Bob Knowles Award: Ashley Averette Stephens 

Evelyn Russell Layton Award: Katie Smith & Mallory Green

Cora Mae Basnight Memorial Scholarship: Ethan Oxendine 

A. Lynn Lockrow Backstage Award: Meg Hashem 

Robert Midgette Alumni Association Award: Benedetto Robinson

Bradford Fearing Producers Award: Charlie Gravatte 

Congrats to all the award recipients and thank you for your hard work and dedication to The Lost Colony.

Keepers of The Dream June 29

The Keepers of the Dream Medallion is awarded to Alumni of The Lost Colony. On June 29, 2023 the following alumni were presented with the medallion during a pre-show ceremony.

Thank you for Keeping the Dream Alive:
Megan Tatum, Emily Mohler, Dave Holton

Keepers of The Dream
Left to right; Sir Walter Raleigh (Joey Cassella), Megan Tatum, Emily Mohler, Dave Holton.

The next Keeper of the Dream Ceremony is July 13th.
Reserve your The Lost Colony Tickets.

The Lost Colony Virginia Dare Baby Night Auditions

VIRGINIA DARE NIGHT BABY AUDITIONS TO BE
HELD AT
 THE LOST COLONY

The Lost Colony Virginia Dare Baby Night Auditions will be held July 22nd, 2023. The 86th Anniversary Season of The Lost Colony commemorates the 436th birthday of Virginia Dare, the first English child born in the New World to colonist Eleanor Dare on August 18th, 1587.The Lost Colony continues its long-celebrated tradition of using real babies during the August 18th performance. 

Being a “Virginia Dare Baby” is a coveted role in the community that many local citizens have had the opportunity of being a part of. For Virginia Dare Night only, the prop baby swaddled in blankets, is replaced with these special guests. Virginia Dare Night is generously sponsored by First National Bank.

Virginia Dare Night Baby Auditions

To be considered for the honor of appearing on stage, all babies must attend an audition meeting on Saturday, July 22nd at 10:30 AM in The Lost Colony Admin Building located beside the Elizabethan Gardens within Fort Raleigh National Historic Site.  The address for The Lost Colony admin building is 1409 National Park Drive, Manteo, NC 27949. 

The casting is open to all cheerful boys and girls that are 15 pounds or less. All Virginia Dare babies must be available for several hours on the evening of August 18th for pre-show preparation and for The Lost Colony performance. All selected Virginia Dare babies will be introduced from the stage prior to the performance at 8:30 PM.

For more information on The Lost Colony Virginia Dare Baby Night Auditions, contact Matt Gabbard, 252-473-2127 or mgabbard@thelostcolony.org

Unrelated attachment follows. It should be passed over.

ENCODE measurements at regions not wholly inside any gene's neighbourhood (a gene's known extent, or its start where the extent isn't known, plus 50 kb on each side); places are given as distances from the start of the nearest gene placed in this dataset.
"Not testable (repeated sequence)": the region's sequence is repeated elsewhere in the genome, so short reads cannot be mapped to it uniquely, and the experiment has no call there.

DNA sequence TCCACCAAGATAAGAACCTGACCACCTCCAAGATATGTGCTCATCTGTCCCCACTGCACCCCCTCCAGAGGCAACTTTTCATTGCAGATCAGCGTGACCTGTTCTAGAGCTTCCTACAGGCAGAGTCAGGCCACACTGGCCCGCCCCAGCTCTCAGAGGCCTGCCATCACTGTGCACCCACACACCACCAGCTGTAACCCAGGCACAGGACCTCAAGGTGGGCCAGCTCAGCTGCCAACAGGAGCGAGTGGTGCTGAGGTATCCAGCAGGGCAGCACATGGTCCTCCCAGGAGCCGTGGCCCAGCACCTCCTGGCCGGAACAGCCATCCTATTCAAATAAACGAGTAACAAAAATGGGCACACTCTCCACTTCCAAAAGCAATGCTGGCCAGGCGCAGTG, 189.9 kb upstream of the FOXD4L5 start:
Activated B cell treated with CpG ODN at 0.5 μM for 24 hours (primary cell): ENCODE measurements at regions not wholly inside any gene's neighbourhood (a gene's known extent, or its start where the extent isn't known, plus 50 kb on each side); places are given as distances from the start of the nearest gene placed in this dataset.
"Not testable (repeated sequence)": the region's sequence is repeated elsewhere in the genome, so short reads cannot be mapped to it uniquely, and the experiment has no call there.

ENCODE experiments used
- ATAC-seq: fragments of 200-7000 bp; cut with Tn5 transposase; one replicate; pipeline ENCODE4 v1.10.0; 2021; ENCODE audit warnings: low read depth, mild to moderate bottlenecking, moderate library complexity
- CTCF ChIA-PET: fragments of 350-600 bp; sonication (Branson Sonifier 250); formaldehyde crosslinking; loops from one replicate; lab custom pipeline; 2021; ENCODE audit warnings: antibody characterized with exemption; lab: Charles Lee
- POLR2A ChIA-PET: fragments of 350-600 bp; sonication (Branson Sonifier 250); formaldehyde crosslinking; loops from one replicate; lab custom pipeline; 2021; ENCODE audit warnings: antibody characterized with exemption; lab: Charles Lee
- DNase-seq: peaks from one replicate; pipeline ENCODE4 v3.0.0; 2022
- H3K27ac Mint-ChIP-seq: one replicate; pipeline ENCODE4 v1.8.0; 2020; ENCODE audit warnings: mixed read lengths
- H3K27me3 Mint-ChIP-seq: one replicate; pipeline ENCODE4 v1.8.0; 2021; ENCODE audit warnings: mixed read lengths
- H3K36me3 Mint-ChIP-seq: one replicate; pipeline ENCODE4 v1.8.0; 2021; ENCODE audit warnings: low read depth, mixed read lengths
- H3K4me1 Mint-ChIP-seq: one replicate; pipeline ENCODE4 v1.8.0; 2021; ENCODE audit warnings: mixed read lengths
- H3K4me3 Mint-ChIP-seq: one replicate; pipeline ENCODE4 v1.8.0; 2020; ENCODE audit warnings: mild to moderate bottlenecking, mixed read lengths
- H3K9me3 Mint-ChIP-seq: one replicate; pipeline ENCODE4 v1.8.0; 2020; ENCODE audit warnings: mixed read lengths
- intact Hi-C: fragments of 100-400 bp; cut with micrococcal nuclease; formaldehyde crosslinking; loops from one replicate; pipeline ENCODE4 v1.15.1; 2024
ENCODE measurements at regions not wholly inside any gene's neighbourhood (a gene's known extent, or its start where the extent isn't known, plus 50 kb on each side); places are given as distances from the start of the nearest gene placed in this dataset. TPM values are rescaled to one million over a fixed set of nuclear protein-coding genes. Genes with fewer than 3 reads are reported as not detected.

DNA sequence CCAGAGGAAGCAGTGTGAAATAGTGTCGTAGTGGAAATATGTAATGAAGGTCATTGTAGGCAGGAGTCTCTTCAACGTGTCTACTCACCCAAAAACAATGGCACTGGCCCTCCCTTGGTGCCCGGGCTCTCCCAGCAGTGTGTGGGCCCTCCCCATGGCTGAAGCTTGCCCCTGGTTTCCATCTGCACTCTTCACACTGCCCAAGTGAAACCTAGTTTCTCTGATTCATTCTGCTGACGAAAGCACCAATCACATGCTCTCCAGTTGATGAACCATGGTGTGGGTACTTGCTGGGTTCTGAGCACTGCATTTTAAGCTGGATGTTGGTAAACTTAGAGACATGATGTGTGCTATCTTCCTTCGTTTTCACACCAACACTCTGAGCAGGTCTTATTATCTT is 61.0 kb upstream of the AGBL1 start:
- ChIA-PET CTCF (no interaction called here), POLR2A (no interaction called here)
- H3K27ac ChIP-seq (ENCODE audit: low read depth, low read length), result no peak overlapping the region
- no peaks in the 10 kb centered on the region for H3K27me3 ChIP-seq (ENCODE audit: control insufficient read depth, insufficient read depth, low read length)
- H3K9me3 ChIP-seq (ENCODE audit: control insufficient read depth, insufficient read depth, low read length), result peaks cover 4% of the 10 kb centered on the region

The Keeper Of The Dream Ceremony 2023

The Keeper Of The Dream 2023 June 29, July 13, August 3, and August 17

The Keeper of the Dream Ceremony is awarded to Alumni of The Lost Colony production. RIHA (Roanoke Island Historical Association) will award select alumni with the KEEPER OF THE DREAM Medallion throughout the 86th Anniversary Season in a pre-show ceremony designed to honor our alumni and our ever growing family of Keepers of the Dream.
The award medallions will be presented on four occasions, June 29, July 13, August 3, and August 17. If you are an Alumnus of the production and interested in receiving the award, please fill out this form and let us know which of these dates you can attend to receive the award.

Reserve your tickets during one of the selected Keeper of The Dream Nights.

Keeper of the dream ceremony
2022 Keeper of The Dream Ceremony recipients

End of the Year Field Trip to The Lost Colony

The Oak Leaf Academy homeschool recently took their end of the year field trip to visit Fort Raleigh and The Lost Colony. While learning about US history and the first English settlement, the question arose-“what happened to the colony?”.
The students were given an all-access backstage tour and meet and great with members of the cast!

Tiffany DiDonato described their field trip and experience here:

“And that’s a wrap 5th grade! Tonight marked our final field trip of the year (and our first ever professional play seen together)! And what better way to literally say, “PEACE OUT Elementary School!” than to say it surrounded by the cast of The Lost Colony. 

Titan has been knee deep studying the history of the US. And in chapter 36 he learned that the first English settlers didn’t step foot on Plymouth Rock. Rather, the first attempted English settlement was right here in his home state of North Carolina. But what happened to the colony is a mystery. 

Titan has also expressed an interest in acting! So, imagine his surprise when we visited the sands the colony stepped on, the monument that represents the first English baby (Virginia Dare) to be born here, and then to sat front row at the symphonic performance that depicts it all.